An entry in a fully associative cache includes a Modified (Dirty) bit, but it also includes a Valid (Present) bit. If an entry in the cache is not currently being used, then the Valid bit is set to zero. So, when the computer first boots up, the Valid bits of all cache entries are set to zero.
One speaks of a cache hit and a cache miss. The processing of a cache hit or cache miss is carried out entirely in hardware. Recalling "General Principle #3", a virtual address can be split into a data block number, and an offset in the specified data block.
Finally, the largest problem for a fully associative cache is that one requires a comparator in hardware that can compare the data block number of the address from the CPU and the data block number found in a CPU cache entry. Each CPU cache entry requires a separate comparator. In searching the fully associative cache, the hardware invokes the comparator of each cache entry -- all in parallel. If one comparator registers "True" (there is a match), then we have a "cache hit", and the corresponding data block is copied in its entirety to the CPU core that issued the "lw" or "sw". (The data block is copied in its entirety, due to General Principle #2.)
In this example, the CPU has executed:
lw $t5, 0x254($zero).
(Recall that only the "load" and "store" assembly instructions can access RAM or virtual memory.) In this example,
In this example, the address from the CPU has an index field with value 2. So, it causes the cache to fetch the tag from cache line number 2. This tag from the cache is compared with the tag in the address from the CPU. Both tags are 1. So, the comparator finds them equal, and declares that this is a cache hit! Because it is a cache hit, the data block from cache line number 2 is copied in its entirety into a buffer in the CPU (actually into a buffer of the CPU core that issued the "lw" instruction). The offset of 20 is then used to extract the word from that buffer.
The advantage of the direct-mapped cache is that it only requires one comparator. A comparator is a logic circuit, and it takes up more "chip real estate" than the RAM that holds the data of the cache.
On the ohter hand, the direct-mapped cache has a serious disadvantage. Suppose the program is copying from one array to another, and the addresses differ by exactly 512 bytes. For example, maybe we are copying from address 596=0x254 (as shown in the diagram) to address 596+512=1108=0x454. The encoding of the destination address is (tag=2, index=2, offset=20).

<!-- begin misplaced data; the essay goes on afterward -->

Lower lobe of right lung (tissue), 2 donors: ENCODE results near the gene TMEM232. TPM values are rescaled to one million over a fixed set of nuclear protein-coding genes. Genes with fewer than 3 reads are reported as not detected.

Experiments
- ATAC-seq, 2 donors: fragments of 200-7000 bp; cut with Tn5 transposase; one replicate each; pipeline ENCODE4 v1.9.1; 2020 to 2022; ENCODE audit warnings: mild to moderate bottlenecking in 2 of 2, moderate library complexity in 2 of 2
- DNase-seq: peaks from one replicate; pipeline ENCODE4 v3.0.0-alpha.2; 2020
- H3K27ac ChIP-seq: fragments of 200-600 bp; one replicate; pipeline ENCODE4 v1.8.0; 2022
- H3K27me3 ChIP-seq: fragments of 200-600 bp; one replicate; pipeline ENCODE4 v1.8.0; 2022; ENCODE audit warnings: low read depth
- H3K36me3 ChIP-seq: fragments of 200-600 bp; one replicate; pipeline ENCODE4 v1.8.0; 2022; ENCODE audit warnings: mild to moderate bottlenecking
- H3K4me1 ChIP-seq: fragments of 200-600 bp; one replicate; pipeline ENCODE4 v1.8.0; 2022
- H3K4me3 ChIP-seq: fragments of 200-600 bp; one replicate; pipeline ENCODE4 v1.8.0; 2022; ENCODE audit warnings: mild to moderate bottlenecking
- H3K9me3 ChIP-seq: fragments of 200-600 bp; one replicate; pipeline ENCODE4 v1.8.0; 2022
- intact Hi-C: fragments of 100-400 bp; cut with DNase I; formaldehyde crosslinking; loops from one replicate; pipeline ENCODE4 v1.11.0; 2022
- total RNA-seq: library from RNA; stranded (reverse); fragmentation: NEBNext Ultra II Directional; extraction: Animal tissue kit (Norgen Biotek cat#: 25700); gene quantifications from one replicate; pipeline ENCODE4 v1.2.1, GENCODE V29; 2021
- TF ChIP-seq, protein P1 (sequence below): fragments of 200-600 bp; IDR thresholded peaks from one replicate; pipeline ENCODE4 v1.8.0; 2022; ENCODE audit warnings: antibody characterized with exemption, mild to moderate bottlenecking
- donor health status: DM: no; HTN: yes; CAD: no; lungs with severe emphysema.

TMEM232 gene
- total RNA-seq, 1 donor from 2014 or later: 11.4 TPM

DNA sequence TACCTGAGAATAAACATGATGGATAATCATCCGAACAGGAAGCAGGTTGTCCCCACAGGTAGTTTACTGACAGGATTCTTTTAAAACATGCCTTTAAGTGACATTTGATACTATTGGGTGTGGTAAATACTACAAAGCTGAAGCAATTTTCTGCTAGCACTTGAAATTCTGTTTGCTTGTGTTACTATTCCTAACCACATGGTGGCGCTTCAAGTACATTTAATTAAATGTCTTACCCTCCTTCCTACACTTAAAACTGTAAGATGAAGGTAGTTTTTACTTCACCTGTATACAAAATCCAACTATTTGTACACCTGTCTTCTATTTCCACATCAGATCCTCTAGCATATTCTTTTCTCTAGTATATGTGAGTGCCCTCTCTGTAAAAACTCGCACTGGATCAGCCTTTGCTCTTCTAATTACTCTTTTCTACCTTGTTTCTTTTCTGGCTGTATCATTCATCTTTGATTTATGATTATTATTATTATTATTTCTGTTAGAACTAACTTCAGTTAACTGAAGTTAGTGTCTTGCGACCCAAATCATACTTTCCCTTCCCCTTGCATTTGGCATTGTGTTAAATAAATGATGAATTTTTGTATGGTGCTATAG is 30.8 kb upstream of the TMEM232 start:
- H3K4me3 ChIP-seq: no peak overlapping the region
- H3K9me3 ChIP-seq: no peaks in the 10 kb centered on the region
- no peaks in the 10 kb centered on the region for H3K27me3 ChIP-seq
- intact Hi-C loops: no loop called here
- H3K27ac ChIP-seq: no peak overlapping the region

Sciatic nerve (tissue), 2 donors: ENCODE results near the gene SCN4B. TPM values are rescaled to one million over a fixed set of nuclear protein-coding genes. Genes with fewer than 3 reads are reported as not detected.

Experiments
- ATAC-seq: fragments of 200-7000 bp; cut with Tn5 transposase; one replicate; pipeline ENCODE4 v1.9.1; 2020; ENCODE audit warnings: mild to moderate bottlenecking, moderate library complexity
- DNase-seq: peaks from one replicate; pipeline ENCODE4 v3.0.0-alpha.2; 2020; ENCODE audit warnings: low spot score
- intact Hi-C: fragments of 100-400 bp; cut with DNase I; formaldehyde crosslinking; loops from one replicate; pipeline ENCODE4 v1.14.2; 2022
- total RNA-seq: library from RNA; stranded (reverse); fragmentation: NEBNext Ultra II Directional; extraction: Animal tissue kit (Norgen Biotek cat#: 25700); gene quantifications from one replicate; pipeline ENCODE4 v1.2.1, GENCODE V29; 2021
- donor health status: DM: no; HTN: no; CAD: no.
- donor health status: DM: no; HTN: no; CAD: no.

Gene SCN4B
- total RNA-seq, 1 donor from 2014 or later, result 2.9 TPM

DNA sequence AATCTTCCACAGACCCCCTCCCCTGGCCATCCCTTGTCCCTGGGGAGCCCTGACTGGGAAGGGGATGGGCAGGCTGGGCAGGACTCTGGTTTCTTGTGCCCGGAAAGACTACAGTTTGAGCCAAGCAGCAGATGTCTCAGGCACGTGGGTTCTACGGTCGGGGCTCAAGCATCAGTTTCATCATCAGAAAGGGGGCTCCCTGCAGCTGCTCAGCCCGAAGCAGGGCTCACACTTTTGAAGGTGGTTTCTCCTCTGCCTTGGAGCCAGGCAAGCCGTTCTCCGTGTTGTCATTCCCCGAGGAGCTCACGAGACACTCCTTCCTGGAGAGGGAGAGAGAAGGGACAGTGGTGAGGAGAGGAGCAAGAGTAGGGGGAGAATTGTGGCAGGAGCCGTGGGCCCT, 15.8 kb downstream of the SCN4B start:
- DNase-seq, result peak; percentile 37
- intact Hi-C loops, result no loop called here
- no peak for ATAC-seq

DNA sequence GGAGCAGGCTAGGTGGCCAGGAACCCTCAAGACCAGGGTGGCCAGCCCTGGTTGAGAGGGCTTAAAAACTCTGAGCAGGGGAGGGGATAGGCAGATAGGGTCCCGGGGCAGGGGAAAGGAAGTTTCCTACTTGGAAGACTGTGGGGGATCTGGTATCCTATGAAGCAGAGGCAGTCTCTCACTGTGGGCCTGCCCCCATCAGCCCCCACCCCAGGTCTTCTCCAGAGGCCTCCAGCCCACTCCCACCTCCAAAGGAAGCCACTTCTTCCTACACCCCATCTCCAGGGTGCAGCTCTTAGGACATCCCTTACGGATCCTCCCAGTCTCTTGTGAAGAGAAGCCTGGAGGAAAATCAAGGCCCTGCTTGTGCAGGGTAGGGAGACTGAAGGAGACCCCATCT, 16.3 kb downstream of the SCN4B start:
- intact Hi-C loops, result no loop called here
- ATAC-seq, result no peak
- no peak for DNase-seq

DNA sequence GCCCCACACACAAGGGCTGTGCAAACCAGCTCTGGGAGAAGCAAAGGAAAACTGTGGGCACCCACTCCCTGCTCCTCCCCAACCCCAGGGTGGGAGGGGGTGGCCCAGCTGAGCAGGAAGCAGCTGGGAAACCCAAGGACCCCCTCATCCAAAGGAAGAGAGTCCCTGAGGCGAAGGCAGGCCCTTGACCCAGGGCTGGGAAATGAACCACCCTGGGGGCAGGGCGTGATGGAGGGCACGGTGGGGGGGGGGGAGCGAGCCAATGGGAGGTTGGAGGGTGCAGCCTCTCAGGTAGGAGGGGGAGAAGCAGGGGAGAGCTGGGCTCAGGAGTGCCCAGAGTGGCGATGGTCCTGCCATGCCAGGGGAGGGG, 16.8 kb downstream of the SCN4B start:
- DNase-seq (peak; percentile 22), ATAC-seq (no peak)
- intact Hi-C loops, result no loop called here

So, the source address (0x254) and the destination address (0x454) should both be stored at index 2 in this direct-mapped cache. But they have tag 1 and tag 2, respectively. So, the comparator will declare a cache miss as we alternate between the two addresses. And if we are copying a source array to a destination array, we will see a cache miss again at index 2, as we examine the next address of the array (which will have offset=24, assuming an array of int's). And then another cache miss in copying at offset 28, and so on.
The goal of a set associative cache is to fix the problem with direct-mapped caches. Recall that if you copy a "source" array into a "destination" array while using a direct-mapped cache, and if the difference in the base address of the two arrays is exactly a power of two, then you might find that your addresses for the source and destination array decomposed into exactly the same offset and index, and only the tag is different. This is bad, since then we can't save both the source and destination addresses in the same cache entry.
The solution is a 2-way set associative cache. One replaces each cache line (tag + data block) by two cache lines that share the same index. (Maybe we should then call the index a "group index" or "set index".) Now, even though the source and destination arrays may have the same index field, we have two cache lines at that group index. So, we can simultaneously store source array element and destination array element at the same group index.
For details, read any good exposition. A good exposition should explain that the group of two cache lines acts as a fully associative cache with two cache entries. And the set of all cache groups can be thought of as a direct-mapped cache in which each cache entry is replaced by the group of two cache entries.
And as you would expect, one can generalize to an n-way set associative cache for arbitrary ?n. You will sometimes see a 4-way set associative cache, but 2-way set associative caches are the most common, since they suffice to fix the common problem seen when copying a source array into a destination array.